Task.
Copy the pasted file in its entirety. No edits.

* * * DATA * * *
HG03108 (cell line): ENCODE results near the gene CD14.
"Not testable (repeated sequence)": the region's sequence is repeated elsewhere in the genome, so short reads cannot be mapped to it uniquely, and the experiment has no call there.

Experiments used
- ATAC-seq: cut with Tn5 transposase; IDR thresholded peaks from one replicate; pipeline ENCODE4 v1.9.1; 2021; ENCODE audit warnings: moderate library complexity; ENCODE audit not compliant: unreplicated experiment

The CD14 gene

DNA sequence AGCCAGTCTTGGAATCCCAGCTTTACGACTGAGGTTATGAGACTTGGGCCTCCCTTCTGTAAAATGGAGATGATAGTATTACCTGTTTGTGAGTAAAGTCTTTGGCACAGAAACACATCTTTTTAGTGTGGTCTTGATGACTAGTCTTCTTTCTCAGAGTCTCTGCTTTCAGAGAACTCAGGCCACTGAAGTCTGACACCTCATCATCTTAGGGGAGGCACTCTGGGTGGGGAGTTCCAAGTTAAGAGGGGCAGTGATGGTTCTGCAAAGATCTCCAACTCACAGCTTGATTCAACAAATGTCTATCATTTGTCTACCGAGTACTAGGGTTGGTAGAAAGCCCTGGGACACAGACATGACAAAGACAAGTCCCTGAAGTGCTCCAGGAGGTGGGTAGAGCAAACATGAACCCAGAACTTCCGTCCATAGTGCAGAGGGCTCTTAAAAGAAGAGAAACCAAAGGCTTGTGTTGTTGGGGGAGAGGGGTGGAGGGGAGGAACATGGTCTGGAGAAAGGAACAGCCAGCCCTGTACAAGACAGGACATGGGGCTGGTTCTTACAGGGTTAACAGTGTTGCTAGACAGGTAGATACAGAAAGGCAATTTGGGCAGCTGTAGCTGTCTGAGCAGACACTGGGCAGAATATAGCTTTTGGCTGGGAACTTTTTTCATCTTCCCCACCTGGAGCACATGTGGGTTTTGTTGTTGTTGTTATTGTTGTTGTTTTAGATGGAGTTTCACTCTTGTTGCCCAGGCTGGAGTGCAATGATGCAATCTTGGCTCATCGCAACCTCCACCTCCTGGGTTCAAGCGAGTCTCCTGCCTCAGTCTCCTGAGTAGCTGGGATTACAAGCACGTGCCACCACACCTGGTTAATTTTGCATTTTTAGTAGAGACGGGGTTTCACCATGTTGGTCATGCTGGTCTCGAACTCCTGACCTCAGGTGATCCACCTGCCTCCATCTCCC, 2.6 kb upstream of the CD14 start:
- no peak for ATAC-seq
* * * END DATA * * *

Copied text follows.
HG03108 (cell line): ENCODE results near the gene CD14.
"Not testable (repeated sequence)": the region's sequence is repeated elsewhere in the genome, so short reads cannot be mapped to it uniquely, and the experiment has no call there.

Experiments used
- ATAC-seq: cut with Tn5 transposase; IDR thresholded peaks from one replicate; pipeline ENCODE4 v1.9.1; 2021; ENCODE audit warnings: moderate library complexity; ENCODE audit not compliant: unreplicated experiment

The CD14 gene

DNA sequence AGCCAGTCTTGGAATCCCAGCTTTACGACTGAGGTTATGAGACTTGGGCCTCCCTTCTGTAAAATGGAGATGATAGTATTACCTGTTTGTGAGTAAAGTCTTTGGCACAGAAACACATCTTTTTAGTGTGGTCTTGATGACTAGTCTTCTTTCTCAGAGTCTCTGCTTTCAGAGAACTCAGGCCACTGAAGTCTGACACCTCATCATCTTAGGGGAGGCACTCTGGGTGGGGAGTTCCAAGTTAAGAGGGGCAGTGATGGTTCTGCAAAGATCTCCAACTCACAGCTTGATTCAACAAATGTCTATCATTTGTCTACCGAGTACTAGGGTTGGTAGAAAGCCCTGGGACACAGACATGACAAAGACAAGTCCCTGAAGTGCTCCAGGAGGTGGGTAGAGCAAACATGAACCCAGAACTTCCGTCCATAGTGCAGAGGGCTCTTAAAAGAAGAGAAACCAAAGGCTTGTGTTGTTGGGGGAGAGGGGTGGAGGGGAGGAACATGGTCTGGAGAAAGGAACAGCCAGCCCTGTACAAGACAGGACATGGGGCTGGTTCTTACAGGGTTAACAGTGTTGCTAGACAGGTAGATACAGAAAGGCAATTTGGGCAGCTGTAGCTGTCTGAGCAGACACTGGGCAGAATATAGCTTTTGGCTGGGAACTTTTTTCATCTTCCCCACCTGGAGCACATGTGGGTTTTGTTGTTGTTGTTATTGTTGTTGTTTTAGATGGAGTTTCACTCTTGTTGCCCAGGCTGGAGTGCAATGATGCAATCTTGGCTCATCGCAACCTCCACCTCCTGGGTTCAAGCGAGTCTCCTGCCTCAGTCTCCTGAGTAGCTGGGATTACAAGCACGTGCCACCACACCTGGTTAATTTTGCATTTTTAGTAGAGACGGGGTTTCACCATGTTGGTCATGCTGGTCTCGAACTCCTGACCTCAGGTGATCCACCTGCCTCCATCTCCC, 2.6 kb upstream of the CD14 start:
- no peak for ATAC-seq